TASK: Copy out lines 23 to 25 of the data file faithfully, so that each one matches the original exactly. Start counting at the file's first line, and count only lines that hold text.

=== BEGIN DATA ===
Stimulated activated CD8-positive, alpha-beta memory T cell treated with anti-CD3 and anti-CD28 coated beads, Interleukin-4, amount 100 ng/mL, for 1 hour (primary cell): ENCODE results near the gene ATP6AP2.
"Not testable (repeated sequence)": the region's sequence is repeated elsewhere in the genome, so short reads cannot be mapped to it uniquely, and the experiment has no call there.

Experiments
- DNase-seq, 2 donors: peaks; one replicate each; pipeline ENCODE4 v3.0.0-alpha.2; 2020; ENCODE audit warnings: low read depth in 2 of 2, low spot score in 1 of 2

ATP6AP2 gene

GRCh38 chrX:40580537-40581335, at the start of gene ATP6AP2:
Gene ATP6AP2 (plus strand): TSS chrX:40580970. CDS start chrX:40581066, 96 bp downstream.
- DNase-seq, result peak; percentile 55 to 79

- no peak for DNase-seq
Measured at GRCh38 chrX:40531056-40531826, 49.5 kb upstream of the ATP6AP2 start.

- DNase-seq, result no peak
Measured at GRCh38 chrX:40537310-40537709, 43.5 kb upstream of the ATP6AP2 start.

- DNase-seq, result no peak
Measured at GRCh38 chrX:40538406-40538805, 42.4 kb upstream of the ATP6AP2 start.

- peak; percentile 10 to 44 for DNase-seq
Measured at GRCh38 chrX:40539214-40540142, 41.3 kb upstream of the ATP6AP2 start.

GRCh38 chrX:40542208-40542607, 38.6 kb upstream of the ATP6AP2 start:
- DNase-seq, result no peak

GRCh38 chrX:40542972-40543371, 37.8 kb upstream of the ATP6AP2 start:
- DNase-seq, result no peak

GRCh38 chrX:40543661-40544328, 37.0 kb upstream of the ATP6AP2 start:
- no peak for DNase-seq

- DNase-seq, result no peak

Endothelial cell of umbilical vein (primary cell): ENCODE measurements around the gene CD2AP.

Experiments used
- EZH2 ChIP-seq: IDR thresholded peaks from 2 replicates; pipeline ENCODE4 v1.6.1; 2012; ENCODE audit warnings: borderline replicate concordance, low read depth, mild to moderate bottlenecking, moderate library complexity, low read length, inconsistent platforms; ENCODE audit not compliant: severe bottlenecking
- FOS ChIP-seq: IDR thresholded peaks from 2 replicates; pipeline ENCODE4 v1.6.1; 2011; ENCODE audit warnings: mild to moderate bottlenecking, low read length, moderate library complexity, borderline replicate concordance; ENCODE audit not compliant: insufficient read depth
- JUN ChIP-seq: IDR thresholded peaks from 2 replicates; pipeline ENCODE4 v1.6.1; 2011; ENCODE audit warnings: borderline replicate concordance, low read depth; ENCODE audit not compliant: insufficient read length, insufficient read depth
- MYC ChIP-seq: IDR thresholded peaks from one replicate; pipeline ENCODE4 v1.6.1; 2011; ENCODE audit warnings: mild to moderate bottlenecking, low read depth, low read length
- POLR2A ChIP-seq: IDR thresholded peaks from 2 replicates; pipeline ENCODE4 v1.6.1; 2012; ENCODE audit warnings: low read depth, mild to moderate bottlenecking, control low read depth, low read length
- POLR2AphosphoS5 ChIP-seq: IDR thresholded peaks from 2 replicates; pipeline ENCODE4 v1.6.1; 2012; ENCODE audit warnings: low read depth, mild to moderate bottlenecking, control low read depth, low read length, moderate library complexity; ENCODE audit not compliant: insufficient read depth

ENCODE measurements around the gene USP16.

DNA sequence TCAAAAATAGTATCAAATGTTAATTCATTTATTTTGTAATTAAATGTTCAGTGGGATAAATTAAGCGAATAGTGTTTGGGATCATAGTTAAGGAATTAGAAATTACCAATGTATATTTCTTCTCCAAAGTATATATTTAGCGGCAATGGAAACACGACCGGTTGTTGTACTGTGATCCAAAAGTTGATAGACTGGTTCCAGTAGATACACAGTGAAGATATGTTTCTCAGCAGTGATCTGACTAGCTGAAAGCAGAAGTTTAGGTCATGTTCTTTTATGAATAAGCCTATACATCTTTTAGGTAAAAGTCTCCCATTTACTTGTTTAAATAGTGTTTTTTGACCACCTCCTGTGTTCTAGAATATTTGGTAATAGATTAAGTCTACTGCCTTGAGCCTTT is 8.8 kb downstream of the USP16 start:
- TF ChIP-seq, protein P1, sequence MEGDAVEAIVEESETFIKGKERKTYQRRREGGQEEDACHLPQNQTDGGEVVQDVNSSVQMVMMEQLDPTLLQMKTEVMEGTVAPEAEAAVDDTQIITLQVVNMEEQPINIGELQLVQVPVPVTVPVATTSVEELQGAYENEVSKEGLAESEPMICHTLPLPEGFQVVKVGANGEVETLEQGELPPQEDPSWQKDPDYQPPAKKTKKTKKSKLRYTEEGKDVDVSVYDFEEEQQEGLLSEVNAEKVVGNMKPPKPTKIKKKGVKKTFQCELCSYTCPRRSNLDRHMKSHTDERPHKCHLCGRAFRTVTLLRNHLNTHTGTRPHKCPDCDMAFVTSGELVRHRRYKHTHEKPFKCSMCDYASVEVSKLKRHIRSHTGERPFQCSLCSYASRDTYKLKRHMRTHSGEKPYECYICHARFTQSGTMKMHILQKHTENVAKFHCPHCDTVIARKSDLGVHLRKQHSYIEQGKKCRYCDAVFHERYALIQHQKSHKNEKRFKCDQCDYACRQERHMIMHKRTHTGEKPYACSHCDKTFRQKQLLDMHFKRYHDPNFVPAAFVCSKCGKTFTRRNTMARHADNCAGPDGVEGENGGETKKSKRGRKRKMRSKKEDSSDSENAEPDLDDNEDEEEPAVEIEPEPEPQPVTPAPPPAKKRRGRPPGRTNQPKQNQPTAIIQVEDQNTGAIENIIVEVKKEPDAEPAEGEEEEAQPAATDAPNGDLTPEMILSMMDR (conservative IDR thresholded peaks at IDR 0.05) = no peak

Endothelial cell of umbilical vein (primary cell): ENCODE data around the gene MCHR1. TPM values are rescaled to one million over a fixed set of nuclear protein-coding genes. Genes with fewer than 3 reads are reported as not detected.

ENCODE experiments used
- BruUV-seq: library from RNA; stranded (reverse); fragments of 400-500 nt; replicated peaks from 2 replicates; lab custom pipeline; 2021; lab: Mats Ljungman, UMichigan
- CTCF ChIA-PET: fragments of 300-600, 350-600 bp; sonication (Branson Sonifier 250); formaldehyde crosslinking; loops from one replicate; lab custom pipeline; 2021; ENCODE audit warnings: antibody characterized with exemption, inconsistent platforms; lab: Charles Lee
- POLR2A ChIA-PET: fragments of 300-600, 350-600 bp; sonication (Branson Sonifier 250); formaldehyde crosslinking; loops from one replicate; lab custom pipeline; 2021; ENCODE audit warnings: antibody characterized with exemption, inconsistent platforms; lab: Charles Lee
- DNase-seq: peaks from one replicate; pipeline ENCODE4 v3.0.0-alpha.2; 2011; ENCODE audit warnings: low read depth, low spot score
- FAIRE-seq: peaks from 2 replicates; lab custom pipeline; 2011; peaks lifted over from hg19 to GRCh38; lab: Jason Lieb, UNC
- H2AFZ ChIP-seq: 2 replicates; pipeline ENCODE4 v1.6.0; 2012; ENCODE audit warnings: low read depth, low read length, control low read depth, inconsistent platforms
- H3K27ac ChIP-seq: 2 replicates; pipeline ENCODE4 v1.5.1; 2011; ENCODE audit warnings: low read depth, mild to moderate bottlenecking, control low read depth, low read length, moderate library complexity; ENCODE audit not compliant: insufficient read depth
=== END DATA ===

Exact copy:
- DNase-seq, result no peak

Endothelial cell of umbilical vein (primary cell): ENCODE measurements around the gene CD2AP.

Experiments used